Hurrian cities, such
as Arrapha, Harran, Kahat, Nuzi, Taidu and
Washukanni – the capital
of Mitanni. Although the site of Washukanni, alleged to be at Tell
Fakhariya, is not known for certain, no tell (city mound) in the
Khabur Valley much exceeds the size of 1 square kilometer (250 acres),
and the majority of sites are much smaller. The
Hurrian urban culture
appears to have been quite different from the centralized state
Assyria and ancient Egypt. An explanation could be
that the feudal organization of the
Hurrian kingdoms did not allow
large palace or temple estates to develop.
Hurrian settlements are distributed over three modern countries, Iraq,
Syria and Turkey. The heart of the
Hurrian world is bisected by the
modern border between
Syria and Turkey. Several sites are situated
within the border zone, making access for excavations problematic. A
threat to the ancient sites are the many dam projects in the
Tigris and Khabur valleys. Several rescue operations have
already been undertaken when the construction of dams put entire river
valleys under water.
The first major excavations of
Hurrian sites in
in the 1920s and 1930s. They were led by the American archaeologist
Edward Chiera at Yorghan Tepe (Nuzi), and the British archaeologist
Max Mallowan at
Chagar Bazar and Tell Brak. Recent excavations and
surveys in progress are conducted by American, Belgian, Danish, Dutch,
French, German and Italian teams of archaeologists, with international
participants, in cooperation with the Syrian Department of
Antiquities. The tells, or city mounds, often reveal a long occupation
beginning in the
Neolithic and ending in the Roman period or later.
Hurrian pottery, the Khabur ware, is helpful in
determining the different strata of occupation within the mounds. The
Hurrian settlements are usually identified from the Middle Bronze Age
to the end of the Late Bronze Age, with Tell Mozan (Urkesh) being the
The list includes some important ancient sites from the area dominated
by the Hurrians. Excavation reports and images are found at the
websites linked. As noted above, important discoveries of Hurrian
culture and history were also made at Alalakh, Amarna,
Tell Mozan (ancient Urkesh)
Yorghan Tepe (ancient Nuzi)
Tell Brak (ancient Nagar)
Tell Leilan (ancient Shehna and Shubat-Enlil)
Tell Barri (ancient Kahat)
Tell Beydar (ancient Nabada)
Kenan Tepe 
Umm el-Marra (ancient Tuba?)
Hammam al Turkman (ancient Zalpa?)
Tell Sabi Abyad
Tell el Fakhariya / Ras el Ayn (ancient Washukanni?)
Tell Hamidiya (ancient Taidu?)
Wikimedia Commons has media related to Hurrians.
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Encyclopedia of Indo-European Culture. Fitzroy Dearborn.
^ Jaimoukha, Amjad. The Chechens: A Handbook.
^ Gelb, Ignace J.(1963), The History of Writing (University of Chicago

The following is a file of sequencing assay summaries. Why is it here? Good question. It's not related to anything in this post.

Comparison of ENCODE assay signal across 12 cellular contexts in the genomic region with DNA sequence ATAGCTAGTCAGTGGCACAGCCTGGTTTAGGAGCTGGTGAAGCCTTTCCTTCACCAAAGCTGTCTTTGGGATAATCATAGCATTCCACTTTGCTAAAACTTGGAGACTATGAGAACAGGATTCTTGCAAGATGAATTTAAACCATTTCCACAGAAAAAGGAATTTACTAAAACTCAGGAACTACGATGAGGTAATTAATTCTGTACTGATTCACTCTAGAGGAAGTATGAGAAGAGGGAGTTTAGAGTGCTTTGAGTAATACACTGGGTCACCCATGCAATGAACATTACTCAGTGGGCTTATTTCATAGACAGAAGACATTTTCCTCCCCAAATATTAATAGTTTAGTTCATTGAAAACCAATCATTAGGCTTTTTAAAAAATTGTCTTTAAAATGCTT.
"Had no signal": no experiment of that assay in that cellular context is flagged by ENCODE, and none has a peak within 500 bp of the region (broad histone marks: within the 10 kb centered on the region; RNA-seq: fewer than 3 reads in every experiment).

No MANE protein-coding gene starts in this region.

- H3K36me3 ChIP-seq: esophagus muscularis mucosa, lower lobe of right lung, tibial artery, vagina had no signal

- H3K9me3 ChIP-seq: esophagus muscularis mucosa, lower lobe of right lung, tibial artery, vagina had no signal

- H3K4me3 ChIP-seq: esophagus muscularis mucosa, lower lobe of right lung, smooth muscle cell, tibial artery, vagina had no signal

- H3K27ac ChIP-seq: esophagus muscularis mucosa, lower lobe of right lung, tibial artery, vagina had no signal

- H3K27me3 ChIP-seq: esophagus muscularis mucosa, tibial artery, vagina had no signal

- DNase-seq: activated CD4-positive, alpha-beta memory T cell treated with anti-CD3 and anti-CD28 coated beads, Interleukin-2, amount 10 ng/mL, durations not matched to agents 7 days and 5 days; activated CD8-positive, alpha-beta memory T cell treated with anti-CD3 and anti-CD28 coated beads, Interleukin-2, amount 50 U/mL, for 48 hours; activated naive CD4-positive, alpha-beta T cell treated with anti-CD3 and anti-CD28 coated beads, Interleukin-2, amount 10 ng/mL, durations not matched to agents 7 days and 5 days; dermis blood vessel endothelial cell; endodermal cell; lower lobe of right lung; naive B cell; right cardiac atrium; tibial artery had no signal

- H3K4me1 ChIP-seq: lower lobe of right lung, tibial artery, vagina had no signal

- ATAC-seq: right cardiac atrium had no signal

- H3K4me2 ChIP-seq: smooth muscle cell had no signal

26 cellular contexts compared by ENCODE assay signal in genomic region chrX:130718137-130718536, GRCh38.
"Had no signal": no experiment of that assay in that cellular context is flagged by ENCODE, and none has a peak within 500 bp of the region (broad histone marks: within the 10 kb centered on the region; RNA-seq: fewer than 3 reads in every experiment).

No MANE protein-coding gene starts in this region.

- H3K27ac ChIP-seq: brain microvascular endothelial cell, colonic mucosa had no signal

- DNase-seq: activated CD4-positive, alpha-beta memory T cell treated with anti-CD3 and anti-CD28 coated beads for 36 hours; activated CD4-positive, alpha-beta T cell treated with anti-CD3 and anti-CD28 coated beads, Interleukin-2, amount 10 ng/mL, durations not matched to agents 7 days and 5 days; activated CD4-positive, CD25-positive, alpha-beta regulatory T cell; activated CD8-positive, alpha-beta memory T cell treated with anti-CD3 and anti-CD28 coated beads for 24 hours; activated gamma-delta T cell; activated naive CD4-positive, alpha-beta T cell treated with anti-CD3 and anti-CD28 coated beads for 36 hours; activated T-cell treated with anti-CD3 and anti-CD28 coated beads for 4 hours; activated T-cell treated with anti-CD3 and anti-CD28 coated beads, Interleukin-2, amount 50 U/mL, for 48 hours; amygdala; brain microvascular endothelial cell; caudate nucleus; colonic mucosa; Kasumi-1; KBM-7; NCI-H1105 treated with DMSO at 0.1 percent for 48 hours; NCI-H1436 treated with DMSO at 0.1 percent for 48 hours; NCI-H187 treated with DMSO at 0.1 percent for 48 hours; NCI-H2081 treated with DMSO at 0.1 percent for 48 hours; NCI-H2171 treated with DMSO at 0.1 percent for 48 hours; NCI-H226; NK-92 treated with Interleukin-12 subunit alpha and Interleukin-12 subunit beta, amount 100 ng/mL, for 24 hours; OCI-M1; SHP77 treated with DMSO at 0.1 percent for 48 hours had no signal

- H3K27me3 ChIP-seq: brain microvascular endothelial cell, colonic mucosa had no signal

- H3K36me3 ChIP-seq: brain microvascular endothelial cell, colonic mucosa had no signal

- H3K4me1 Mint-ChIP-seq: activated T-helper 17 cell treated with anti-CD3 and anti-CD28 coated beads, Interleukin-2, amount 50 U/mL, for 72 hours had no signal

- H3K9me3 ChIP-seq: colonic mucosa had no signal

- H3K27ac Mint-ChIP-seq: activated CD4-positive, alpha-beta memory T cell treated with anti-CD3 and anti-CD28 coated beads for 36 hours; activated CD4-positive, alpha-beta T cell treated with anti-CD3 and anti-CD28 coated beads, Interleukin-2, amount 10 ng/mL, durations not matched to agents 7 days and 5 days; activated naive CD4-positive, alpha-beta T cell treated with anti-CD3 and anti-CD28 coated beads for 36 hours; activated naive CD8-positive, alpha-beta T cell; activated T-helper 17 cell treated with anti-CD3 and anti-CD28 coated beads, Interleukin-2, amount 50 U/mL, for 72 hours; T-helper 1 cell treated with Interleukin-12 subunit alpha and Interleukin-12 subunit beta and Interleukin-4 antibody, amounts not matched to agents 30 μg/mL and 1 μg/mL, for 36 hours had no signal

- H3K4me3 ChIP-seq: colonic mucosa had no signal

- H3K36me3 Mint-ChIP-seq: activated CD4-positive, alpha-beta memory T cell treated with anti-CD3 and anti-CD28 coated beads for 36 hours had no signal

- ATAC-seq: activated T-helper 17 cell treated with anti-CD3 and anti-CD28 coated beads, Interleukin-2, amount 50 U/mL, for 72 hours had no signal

^ Manfred Mayrhofer, 'Welches Material aus dem Indo-arischen von
Mitanni verbleibt für eine selektive Darstellung?' In: E. Neu
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^ A reconstruction by Marcelle Duchesne-Guillemin of the only
substantially complete hymn may be heard at the
Urkesh webpage, though
this is only one of at least five "rival decipherments of the
notation, each yielding entirely different results". West 1994, 161.
In addition to West and Duchesne-Guillemin (1975, 1977, 1980, and
1984), competitors include Anne Draffkorn Kilmer (1965, 1971, 1974,
1976, & 1984), David Wulstan (1968), and Raoul Vitale (1982).
^ West 1994, 171.
^ Güterbock, Hans Gustav: "Hittite Religion"; in Forgotten Religions:
Including Some Living Primitive Religions (ed. Vergilius Ferm) (NY,
Philosophical Library, 1950), pp. 88–89, 103–104
^ Suggested by Jane Lightfoot in the Times Literary Supplement 22 July
2005 p 27, in her account of Philippe Borgeaud, Mother of the Gods:
Cybele to the Virgin Mary, Johns Hopkins 2005
Urkesh an overview
^ The Semitic Museum:
Nuzi and the
Hurrians Archived 10 May 2008 at
the Wayback Machine.
^ Tell Brak Learning Sites
Tell Leilan Project Archived 18 February 2006 at the Wayback
^ Missione Italiana archaeologica a
Tell Barri Archived 14 July 2011
at the Wayback Machine.
Tell Beydar Archived 9 January 2006 at the Wayback Machine.
^ Dodd, Lynn & Parker, Bradley J. (Jan 23, 2014). "The Upper
Tigris Archaeological Research Project (UTARP): Research at Kenan Tepe
during 2003 (draft)". Research Gate. Retrieved 2018-02-06. CS1
maint: Uses authors parameter (link)
Tell Tuneinir St. Louis Archaeological Expeditions
^ The Johns Hopkins/University of Amsterdam Joint Expedition to Tell
^ Grabung Tell Chuera
^ Excavation Hammam al Turkman, Leiden University
^ Dutch Excavation at Tell Sabi Abyad
Hamoukar Expedition University of Chicago
^ For the results of the Swiss excavations at Tell al-Hamidiya see